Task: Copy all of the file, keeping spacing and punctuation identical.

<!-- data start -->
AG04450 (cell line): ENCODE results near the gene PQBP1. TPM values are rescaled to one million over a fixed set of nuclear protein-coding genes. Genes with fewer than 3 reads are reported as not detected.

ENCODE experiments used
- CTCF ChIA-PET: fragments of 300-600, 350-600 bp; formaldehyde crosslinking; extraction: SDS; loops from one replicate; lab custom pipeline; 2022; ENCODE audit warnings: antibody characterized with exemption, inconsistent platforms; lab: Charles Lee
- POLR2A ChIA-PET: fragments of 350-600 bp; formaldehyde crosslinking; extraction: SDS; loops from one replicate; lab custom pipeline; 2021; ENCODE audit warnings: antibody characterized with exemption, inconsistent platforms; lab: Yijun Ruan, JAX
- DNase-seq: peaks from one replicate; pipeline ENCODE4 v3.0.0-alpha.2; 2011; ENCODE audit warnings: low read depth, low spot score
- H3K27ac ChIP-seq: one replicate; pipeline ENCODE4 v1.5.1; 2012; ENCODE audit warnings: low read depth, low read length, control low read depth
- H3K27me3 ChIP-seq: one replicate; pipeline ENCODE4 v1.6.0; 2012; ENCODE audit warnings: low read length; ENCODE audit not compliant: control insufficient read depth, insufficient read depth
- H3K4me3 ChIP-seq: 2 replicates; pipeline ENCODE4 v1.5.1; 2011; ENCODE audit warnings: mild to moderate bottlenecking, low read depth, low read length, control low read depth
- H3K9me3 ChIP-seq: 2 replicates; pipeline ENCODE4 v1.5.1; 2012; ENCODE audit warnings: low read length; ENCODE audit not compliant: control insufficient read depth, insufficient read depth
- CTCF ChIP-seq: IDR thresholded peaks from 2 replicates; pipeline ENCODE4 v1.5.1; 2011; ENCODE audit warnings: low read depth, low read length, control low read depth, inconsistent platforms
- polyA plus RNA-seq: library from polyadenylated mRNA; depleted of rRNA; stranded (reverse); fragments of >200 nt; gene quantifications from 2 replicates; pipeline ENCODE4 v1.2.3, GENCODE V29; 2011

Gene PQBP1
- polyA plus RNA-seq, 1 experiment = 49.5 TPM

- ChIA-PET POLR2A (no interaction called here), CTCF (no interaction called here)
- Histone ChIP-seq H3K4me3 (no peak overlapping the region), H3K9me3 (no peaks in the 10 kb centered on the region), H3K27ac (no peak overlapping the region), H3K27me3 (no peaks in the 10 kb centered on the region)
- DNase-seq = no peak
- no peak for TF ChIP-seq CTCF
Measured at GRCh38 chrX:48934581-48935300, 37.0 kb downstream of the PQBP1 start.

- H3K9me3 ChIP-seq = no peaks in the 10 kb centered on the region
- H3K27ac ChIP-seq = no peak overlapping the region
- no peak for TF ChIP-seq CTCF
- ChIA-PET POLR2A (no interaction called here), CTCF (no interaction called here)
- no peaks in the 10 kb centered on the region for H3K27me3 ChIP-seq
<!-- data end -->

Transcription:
AG04450 (cell line): ENCODE results near the gene PQBP1. TPM values are rescaled to one million over a fixed set of nuclear protein-coding genes. Genes with fewer than 3 reads are reported as not detected.

ENCODE experiments used
- CTCF ChIA-PET: fragments of 300-600, 350-600 bp; formaldehyde crosslinking; extraction: SDS; loops from one replicate; lab custom pipeline; 2022; ENCODE audit warnings: antibody characterized with exemption, inconsistent platforms; lab: Charles Lee
- POLR2A ChIA-PET: fragments of 350-600 bp; formaldehyde crosslinking; extraction: SDS; loops from one replicate; lab custom pipeline; 2021; ENCODE audit warnings: antibody characterized with exemption, inconsistent platforms; lab: Yijun Ruan, JAX
- DNase-seq: peaks from one replicate; pipeline ENCODE4 v3.0.0-alpha.2; 2011; ENCODE audit warnings: low read depth, low spot score
- H3K27ac ChIP-seq: one replicate; pipeline ENCODE4 v1.5.1; 2012; ENCODE audit warnings: low read depth, low read length, control low read depth
- H3K27me3 ChIP-seq: one replicate; pipeline ENCODE4 v1.6.0; 2012; ENCODE audit warnings: low read length; ENCODE audit not compliant: control insufficient read depth, insufficient read depth
- H3K4me3 ChIP-seq: 2 replicates; pipeline ENCODE4 v1.5.1; 2011; ENCODE audit warnings: mild to moderate bottlenecking, low read depth, low read length, control low read depth
- H3K9me3 ChIP-seq: 2 replicates; pipeline ENCODE4 v1.5.1; 2012; ENCODE audit warnings: low read length; ENCODE audit not compliant: control insufficient read depth, insufficient read depth
- CTCF ChIP-seq: IDR thresholded peaks from 2 replicates; pipeline ENCODE4 v1.5.1; 2011; ENCODE audit warnings: low read depth, low read length, control low read depth, inconsistent platforms
- polyA plus RNA-seq: library from polyadenylated mRNA; depleted of rRNA; stranded (reverse); fragments of >200 nt; gene quantifications from 2 replicates; pipeline ENCODE4 v1.2.3, GENCODE V29; 2011

Gene PQBP1
- polyA plus RNA-seq, 1 experiment = 49.5 TPM

- ChIA-PET POLR2A (no interaction called here), CTCF (no interaction called here)
- Histone ChIP-seq H3K4me3 (no peak overlapping the region), H3K9me3 (no peaks in the 10 kb centered on the region), H3K27ac (no peak overlapping the region), H3K27me3 (no peaks in the 10 kb centered on the region)
- DNase-seq = no peak
- no peak for TF ChIP-seq CTCF
Measured at GRCh38 chrX:48934581-48935300, 37.0 kb downstream of the PQBP1 start.

- H3K9me3 ChIP-seq = no peaks in the 10 kb centered on the region
- H3K27ac ChIP-seq = no peak overlapping the region
- no peak for TF ChIP-seq CTCF
- ChIA-PET POLR2A (no interaction called here), CTCF (no interaction called here)
- no peaks in the 10 kb centered on the region for H3K27me3 ChIP-seq